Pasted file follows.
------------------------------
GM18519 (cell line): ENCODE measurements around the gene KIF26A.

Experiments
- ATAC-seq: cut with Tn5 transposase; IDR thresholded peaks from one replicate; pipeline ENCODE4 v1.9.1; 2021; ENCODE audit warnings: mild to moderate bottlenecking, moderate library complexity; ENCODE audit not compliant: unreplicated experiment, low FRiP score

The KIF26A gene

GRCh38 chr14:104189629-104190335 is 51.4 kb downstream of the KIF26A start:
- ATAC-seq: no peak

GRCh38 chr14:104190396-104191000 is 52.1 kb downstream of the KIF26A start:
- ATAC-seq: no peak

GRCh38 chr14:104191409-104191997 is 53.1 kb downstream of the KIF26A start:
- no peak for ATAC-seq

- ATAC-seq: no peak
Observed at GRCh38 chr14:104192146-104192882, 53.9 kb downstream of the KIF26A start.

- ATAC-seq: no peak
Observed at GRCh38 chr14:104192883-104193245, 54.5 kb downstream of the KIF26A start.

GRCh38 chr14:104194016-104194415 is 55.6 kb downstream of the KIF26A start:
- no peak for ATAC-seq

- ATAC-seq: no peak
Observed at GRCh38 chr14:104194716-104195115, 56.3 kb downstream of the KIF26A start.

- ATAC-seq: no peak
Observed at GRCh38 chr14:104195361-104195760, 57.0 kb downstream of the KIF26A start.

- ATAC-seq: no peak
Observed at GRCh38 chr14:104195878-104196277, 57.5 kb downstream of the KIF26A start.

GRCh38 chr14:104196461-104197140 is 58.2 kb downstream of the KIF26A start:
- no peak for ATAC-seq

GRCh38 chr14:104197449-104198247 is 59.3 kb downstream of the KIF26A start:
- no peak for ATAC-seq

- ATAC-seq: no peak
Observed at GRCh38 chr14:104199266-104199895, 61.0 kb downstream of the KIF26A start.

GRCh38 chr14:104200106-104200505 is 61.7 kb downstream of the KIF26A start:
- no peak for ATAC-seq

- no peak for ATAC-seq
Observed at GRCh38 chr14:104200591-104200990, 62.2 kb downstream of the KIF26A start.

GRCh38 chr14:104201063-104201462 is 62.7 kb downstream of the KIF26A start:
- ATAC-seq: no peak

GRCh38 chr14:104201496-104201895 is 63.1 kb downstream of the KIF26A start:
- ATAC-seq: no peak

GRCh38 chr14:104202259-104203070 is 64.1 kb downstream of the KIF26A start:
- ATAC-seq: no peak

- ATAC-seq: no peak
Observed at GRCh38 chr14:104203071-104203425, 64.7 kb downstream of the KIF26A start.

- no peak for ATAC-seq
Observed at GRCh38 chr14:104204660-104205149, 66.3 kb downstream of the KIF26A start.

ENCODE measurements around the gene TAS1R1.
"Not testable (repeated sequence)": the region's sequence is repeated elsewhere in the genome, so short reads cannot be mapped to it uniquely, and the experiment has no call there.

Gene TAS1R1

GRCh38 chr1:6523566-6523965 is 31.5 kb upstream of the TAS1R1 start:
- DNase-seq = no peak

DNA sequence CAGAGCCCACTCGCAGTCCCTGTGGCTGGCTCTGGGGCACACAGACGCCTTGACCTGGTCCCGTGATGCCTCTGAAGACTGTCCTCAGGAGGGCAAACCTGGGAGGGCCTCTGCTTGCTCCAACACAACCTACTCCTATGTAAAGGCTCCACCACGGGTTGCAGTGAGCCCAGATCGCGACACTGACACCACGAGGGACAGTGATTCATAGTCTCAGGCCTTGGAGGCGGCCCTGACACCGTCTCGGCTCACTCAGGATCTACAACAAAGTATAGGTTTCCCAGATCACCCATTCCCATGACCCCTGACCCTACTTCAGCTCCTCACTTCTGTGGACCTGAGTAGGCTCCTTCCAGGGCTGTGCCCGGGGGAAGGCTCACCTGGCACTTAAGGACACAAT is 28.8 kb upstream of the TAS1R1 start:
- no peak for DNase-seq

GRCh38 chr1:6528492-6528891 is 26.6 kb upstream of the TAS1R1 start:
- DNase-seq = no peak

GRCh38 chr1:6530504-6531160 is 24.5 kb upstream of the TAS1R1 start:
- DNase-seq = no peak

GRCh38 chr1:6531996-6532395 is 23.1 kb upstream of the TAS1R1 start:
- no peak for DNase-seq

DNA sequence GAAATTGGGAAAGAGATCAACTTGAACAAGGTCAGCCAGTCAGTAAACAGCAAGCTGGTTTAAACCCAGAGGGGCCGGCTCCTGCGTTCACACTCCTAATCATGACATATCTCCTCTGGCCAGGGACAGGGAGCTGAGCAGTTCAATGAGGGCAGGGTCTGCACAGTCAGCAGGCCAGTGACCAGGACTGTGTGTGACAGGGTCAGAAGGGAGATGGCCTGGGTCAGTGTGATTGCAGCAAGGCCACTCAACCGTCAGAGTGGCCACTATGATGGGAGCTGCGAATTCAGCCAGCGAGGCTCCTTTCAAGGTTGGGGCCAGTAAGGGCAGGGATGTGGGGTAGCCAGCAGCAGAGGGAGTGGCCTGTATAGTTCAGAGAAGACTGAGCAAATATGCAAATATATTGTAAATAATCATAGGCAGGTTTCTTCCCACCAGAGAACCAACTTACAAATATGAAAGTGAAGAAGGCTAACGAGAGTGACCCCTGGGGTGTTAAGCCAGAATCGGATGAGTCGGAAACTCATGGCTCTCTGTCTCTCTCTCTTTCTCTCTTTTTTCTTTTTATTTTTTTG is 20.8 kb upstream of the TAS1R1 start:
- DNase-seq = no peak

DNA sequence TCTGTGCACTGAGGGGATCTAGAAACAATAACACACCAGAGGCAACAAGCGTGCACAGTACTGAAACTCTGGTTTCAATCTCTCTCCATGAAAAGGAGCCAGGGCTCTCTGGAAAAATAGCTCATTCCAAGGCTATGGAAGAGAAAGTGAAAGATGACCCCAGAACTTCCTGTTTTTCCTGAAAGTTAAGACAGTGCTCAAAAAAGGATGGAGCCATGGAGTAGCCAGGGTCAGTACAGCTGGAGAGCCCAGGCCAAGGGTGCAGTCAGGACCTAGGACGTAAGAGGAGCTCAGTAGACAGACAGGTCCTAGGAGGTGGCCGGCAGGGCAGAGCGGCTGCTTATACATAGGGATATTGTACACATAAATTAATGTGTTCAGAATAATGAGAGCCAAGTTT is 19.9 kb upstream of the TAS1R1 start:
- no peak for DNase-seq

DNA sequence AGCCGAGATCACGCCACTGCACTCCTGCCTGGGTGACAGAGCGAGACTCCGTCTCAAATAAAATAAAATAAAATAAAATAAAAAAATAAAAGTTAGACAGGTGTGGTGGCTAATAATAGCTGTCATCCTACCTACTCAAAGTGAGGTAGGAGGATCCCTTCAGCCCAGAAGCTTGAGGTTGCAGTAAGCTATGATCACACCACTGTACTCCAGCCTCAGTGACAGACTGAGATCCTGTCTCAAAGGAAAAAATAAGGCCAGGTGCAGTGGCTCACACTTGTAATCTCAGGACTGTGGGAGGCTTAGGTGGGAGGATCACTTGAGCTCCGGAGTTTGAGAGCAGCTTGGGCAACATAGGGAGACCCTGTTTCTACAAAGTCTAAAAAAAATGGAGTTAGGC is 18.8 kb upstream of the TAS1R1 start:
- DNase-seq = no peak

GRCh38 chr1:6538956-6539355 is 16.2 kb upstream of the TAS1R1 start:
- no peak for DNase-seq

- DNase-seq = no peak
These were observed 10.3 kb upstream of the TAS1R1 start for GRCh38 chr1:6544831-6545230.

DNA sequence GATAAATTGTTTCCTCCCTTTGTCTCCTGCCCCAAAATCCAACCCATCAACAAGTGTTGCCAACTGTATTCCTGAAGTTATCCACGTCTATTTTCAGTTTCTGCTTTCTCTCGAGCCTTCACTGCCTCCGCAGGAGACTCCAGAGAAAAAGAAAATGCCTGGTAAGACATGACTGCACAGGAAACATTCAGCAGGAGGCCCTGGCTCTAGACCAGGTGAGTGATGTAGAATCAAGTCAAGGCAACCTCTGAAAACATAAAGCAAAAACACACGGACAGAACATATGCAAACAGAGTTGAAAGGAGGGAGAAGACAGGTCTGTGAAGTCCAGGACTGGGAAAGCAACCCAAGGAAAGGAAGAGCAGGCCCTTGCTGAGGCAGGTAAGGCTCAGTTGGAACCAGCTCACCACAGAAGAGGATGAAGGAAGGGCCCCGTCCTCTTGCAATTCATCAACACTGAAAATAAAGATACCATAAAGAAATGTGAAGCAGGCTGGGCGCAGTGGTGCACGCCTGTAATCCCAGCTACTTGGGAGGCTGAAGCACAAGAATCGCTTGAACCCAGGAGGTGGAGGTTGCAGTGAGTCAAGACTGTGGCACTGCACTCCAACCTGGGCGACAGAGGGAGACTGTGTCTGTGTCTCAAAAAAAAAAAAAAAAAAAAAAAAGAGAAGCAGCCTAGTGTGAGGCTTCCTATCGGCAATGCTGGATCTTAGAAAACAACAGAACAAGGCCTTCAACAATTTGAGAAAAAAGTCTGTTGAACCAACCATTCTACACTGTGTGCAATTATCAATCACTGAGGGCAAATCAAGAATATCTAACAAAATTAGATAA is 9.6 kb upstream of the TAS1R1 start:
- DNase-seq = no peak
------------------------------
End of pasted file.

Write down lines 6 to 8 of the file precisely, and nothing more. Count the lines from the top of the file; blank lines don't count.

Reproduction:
- ATAC-seq: no peak

GRCh38 chr14:104190396-104191000 is 52.1 kb downstream of the KIF26A start:
- ATAC-seq: no peak